Students, are you stressed?

Students, are you stressed?

by Dr. Nance Macleod Phd NMD DNM
Jobs People Do | JobsPeopleDo.com

Some people are more susceptible than others to stress; for some, even ordinary daily decisions seem overwhelming.

Stress is the way our bodies and minds respond to something which upsets our normal equilibrium in life; an example of stress is the response we feel when we are startled or in jeopardy. During stressful events our adrenal glands release adrenaline, a hormone  which activates our body’s defense mechanisms causing our hearts to pound, blood pressure to rise, muscles to tense and the pupils of our eyes to dilate.

A main warning of increased stress is an increase in your pulse rate; however, a normal pulse rate doesn’t necessarily mean you are not stressed. Continuous aches and pains, palpitations, anxiety, chronic fatigue, crying, over or under-eating, frequent infections, and a decrease in your sexual desire are signs you may notice which indicate you may be under stress.

Some people are more susceptible than others to stress; for some even ordinary daily decisions seem over-whelming. There are also those, who seem to flourish under stress by becoming highly productive being driven by the force of pressure.

However stress and worry on the job can be detrimental! They cause physical and emotional problems that may damage both your health and your performance. Furthermore stress grows! Extreme worry is a chief building block in the vicious chain of tension: the physical vibrations of stress-tense muscles, headaches, insomnia and so forth-lead to disastrous stress building thoughts, which in turn exaggerate horrible physical feelings. Soon , just the thought of preparing an assignment or  meeting a deadline triggers all the symptoms of stress, along with an overwhelming wish to avoid tasks.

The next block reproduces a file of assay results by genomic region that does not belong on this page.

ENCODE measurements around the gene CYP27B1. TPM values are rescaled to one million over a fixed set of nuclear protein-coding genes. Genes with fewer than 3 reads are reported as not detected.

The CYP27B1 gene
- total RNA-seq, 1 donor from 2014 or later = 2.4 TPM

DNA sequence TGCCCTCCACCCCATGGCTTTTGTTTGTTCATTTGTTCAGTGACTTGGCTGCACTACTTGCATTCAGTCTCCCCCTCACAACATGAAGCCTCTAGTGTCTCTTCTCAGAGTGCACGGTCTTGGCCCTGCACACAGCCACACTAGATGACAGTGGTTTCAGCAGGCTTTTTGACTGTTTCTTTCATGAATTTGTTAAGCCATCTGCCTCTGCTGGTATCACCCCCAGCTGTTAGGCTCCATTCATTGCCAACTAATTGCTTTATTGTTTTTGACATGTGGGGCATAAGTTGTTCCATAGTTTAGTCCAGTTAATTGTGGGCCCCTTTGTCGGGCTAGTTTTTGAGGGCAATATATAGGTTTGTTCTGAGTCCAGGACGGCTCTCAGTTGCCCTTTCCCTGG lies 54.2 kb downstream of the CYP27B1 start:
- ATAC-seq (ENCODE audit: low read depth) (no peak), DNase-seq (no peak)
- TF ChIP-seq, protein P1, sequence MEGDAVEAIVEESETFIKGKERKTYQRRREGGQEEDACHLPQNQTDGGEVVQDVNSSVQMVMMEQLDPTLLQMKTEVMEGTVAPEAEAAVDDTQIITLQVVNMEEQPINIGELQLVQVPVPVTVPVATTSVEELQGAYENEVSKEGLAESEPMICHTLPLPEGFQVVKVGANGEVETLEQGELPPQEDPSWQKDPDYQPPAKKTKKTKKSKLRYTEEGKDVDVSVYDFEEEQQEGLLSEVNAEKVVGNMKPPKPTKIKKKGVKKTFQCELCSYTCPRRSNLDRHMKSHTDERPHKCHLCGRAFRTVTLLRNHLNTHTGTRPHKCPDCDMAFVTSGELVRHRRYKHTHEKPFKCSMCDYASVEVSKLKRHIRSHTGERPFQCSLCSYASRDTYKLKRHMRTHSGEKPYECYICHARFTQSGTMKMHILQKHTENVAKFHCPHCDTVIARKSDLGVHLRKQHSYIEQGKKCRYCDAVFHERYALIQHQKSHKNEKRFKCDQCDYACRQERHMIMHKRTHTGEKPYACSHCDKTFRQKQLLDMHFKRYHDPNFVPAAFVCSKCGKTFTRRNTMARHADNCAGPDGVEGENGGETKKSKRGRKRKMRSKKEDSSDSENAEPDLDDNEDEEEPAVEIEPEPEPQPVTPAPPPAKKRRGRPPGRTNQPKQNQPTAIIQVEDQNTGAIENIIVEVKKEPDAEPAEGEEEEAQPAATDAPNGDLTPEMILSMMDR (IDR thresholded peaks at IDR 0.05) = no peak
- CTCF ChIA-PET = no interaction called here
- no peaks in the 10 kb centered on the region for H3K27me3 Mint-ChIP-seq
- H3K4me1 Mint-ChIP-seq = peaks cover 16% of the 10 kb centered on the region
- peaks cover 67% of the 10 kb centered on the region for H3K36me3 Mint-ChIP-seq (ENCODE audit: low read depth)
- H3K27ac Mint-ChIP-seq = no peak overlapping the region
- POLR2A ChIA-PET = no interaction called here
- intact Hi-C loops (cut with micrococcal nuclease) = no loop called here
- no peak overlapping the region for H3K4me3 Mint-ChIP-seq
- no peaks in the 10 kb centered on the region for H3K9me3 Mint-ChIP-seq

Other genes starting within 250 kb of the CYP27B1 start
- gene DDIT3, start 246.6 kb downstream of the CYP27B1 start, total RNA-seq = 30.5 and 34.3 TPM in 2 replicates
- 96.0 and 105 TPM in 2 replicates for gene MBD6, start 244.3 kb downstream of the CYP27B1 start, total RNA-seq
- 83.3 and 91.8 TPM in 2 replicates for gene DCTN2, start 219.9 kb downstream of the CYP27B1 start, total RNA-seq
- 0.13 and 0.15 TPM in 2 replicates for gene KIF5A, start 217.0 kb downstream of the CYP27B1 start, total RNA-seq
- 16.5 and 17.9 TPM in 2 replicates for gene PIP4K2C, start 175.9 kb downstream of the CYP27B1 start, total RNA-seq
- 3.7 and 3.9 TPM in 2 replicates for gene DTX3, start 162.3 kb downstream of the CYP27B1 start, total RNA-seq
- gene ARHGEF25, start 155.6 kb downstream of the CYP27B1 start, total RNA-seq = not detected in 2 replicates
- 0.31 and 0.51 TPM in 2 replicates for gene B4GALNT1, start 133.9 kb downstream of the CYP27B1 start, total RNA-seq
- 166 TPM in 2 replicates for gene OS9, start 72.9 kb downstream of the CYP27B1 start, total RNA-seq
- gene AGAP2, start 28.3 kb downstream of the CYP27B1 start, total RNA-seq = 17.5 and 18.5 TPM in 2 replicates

When you are under stress, what messages are you sending yourself? Are they alarming or reassuring? you can  decrease your stress by using self talk to reassure yourself. This is what “stress-busting”  is about – getting your thoughts back on a supportive track.

Fighting negative thoughts and replacing them with positive ones takes practice, but the results are worth it . When you are stressed; first take a couple of deep breathes.

Then review the facts. What is your proof that this is a stressful situation? Ask yourself; What is the worst thing that could happen? Then ask what is the best thing that can happen?

Focus on the best thing that can happen. Always keep your thoughts focused on what you want and avoid thinking about what you don’t want . Improved mental discipline is sure to be a useful skill regardless of your current model of reality. Try it for a week or so and you will be surprised.

Remember what Marcus Aurelius said. ” If you’re stressed by anything external, the pain is not due to the thing itself, but to your estimate of it; and this you have the power to revoke at any moment.

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